Tuesday, January 17, 2012
Battle of Ontario actually means something
By Pierre LeBrun
TORONTO -- The Battle of Ontario has only been missing one thing in the past few years. The battle.
Oh, sure, fans of the Senators and Maple Leafs still dislike each other, but no matter how you skin it, it’s been a good half decade since Ottawa and Toronto have played meaningful games against each other.
Starting with Tuesday night’s tilt at the Air Canada Centre and the remaining two encounters Feb. 4 and March 17, there’s a chance this once burning rivalry might just be rekindled, with both teams in contention for a playoff spot.
"Just looking at the standings, we anticipate this will be a team that we’re going to battle with the whole year for one of those playoff spots," Leafs first-line winger Joffrey Lupul said Tuesday morning after the skate. "So every time we’re going to play them, it’s going to be huge."
Not since the 2006-07 season have both teams played games each other this late in the season that truly mattered in the standings for both, the Sens ultimately going to the Cup finals that season and the Leafs missing out on the playoffs on the final day.
Otherwise, these matchups have largely been empty of any true meaning to at least one of the teams, the Leafs having missed the playoffs every year since the lockout and the Senators two of the past three years.
"It’s good that both teams are up in the thick of it going into the second half. It brings the intensity into these games,’’ said Senators captain Daniel Alfredsson.
Well, he would know about the true Battle of Ontario. The 39-year-old Swede is one of the very few holdovers from those playoff tilts against Toronto. He’s still reviled in these parts for something he did in a playoff game here almost 10 years ago in the spring of 2002. His hit from behind on former Leafs winger Darcy Tucker in ’02 still gets Alfredsson booed whenever he touches the puck at the Air Canada Centre.
What does he expect for Tuesday night?
"It’ll be same as usual,’’ he said Tuesday morning, smiling.
Thing is, you won’t find too many souls on the Leafs roster that have a clue why the fans boo Alfredsson. The team doesn't have a single holdover from the last payoff series against Ottawa, in April 2004, and only one player on their roster actually was born in Ontario (Nazem Kadri) and might have grown up watching those playoff series.
So, yeah, the whole Battle of Ontario thing is lost on most of the current Leafs players, at least until they create their own version.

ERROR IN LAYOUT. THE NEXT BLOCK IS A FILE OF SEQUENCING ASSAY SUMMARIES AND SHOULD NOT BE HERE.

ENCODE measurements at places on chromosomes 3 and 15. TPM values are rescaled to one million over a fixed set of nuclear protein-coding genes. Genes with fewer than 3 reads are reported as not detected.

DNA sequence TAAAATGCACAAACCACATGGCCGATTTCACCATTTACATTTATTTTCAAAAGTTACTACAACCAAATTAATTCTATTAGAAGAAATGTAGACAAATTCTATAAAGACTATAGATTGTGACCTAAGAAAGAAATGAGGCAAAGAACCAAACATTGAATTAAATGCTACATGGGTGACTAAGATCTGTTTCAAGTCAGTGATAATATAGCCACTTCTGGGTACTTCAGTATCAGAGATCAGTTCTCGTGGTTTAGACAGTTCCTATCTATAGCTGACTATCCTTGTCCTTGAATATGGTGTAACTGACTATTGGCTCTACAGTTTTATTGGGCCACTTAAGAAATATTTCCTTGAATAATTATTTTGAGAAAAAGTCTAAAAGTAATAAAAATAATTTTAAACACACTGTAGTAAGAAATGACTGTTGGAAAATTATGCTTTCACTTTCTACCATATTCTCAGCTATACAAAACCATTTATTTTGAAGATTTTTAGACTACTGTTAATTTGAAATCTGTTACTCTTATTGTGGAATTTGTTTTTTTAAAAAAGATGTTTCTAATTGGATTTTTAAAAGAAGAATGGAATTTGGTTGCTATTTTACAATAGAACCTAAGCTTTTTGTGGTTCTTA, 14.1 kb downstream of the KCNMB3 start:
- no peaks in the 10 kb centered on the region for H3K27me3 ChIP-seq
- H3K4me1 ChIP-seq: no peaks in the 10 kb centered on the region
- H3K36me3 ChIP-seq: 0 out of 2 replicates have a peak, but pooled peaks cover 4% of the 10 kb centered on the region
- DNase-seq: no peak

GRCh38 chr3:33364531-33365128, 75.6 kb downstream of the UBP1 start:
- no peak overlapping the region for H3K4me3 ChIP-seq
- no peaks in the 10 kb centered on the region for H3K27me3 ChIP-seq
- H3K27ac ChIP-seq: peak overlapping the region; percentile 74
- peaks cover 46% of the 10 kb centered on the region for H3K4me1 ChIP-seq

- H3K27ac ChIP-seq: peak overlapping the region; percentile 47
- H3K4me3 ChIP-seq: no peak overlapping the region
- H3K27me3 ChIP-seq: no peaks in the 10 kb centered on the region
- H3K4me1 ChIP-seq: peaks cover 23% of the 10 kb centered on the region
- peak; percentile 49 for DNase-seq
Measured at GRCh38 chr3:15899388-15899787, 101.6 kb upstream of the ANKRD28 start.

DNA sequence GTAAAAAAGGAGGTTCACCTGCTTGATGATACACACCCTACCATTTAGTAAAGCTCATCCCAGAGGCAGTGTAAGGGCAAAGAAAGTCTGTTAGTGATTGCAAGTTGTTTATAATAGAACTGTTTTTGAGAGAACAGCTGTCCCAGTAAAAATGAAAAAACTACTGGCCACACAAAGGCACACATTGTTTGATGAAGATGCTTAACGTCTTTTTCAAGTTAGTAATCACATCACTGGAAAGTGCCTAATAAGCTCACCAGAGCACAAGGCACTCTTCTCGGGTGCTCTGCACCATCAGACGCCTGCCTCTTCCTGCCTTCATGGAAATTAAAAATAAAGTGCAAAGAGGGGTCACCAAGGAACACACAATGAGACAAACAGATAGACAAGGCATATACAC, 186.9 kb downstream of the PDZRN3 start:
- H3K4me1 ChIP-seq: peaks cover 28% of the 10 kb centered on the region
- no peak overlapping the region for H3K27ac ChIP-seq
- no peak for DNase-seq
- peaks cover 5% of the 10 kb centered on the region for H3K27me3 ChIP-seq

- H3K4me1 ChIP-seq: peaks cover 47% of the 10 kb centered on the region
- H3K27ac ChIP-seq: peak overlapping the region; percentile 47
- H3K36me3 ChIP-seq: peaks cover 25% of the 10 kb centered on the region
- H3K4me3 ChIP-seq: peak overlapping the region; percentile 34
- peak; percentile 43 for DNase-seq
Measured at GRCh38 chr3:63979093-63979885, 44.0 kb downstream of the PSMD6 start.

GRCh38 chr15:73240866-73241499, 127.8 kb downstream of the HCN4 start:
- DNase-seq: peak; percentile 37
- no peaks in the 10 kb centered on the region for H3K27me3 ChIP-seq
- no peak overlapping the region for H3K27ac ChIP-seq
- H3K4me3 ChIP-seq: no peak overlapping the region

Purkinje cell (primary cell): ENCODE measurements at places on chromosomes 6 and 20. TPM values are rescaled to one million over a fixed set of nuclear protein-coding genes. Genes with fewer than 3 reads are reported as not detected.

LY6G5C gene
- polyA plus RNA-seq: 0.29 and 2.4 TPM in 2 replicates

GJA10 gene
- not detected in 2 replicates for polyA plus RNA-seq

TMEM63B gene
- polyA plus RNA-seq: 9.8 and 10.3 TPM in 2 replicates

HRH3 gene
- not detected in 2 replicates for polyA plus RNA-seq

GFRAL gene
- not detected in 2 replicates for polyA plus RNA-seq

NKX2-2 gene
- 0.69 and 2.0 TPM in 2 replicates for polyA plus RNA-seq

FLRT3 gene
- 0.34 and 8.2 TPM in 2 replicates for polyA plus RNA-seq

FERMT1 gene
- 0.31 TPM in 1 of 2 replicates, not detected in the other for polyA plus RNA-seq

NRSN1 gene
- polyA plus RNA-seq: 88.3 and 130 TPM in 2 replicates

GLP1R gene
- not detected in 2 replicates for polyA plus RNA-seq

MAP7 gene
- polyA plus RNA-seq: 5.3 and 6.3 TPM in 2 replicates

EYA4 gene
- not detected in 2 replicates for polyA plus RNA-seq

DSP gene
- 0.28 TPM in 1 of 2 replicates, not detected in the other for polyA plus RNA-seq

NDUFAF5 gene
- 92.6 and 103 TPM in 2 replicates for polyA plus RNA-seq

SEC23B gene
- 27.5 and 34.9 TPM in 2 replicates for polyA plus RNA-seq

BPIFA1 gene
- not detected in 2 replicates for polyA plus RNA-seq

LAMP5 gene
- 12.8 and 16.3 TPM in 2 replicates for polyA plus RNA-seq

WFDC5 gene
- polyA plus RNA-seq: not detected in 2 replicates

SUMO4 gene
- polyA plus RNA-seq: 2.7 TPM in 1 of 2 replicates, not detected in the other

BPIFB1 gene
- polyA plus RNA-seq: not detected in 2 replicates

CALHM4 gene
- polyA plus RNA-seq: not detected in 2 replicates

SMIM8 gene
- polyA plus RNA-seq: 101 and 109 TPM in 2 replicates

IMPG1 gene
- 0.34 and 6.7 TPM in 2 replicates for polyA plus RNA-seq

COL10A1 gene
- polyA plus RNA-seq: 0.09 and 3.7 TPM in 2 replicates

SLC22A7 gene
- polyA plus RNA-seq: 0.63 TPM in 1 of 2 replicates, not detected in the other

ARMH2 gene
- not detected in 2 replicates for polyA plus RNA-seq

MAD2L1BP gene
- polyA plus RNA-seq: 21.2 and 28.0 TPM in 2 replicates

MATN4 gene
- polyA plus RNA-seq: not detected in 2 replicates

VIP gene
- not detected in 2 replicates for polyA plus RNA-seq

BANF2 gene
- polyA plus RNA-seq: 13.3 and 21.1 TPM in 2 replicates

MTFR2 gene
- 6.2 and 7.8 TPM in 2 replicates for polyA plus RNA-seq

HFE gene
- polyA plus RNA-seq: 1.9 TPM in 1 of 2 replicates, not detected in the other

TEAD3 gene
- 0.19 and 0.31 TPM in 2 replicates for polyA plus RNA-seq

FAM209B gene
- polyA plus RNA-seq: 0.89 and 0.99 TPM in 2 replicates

Leafs winger Clarke MacArthur at least remembers those Battle of Ontario playoff series.
"(Former Senator) Wade Redden is from where I’m from, Lloydminster (Alberta),’’ MacArthur said Tuesday morning. "I used to watch those games all the time. They had some great series. It always seemed like Ottawa was better in the regular season and get knocked off by the Maple Leafs, who would bang and crash in the playoffs. Those were always great series to watch.’’
And that’s just the rub, isn’t it? The Battle of Ontario was all too one-sided despite rosters that were of equal skill. The Senators managed a trip to the Cup finals in ’07 and a conference finals berth in ’03, but never were able to beat the rival Leafs, losing all four playoff series to Toronto in 2000, 2001, 2002 and 2004. Those Leaf teams under Pat Quinn reached the conference finals in 1999 and 2002 but never beyond. But they had Ottawa’s number, though.
"It never worked out well in our favor, so it’s tough to accept that,’’ veteran Senators blue-liner Chris Phillips, another holdover from that era, told ESPN.com Tuesday morning. "I think one year we played them 6-7 times in the regular season, won every one, then go into the playoffs and they swept us. They always had a veteran team. Those guys stepped up. They rose to the challenge. I think it was in ’04 when in Game 7 Joe Nieuwendyk had a big night for them. They found a way.’’
Phillips just knows he’s never experienced anything like it. That was a true rivalry in those playoff series.
"It was intense,’’ he said. "Never mind game to game, every shift was a battle. It hard-hitting and fun to be a part of.’’
And just maybe, if both teams can stay in the race over the next three months, it might be fun again.
Pierre LeBrun covers the NHL for ESPN.com.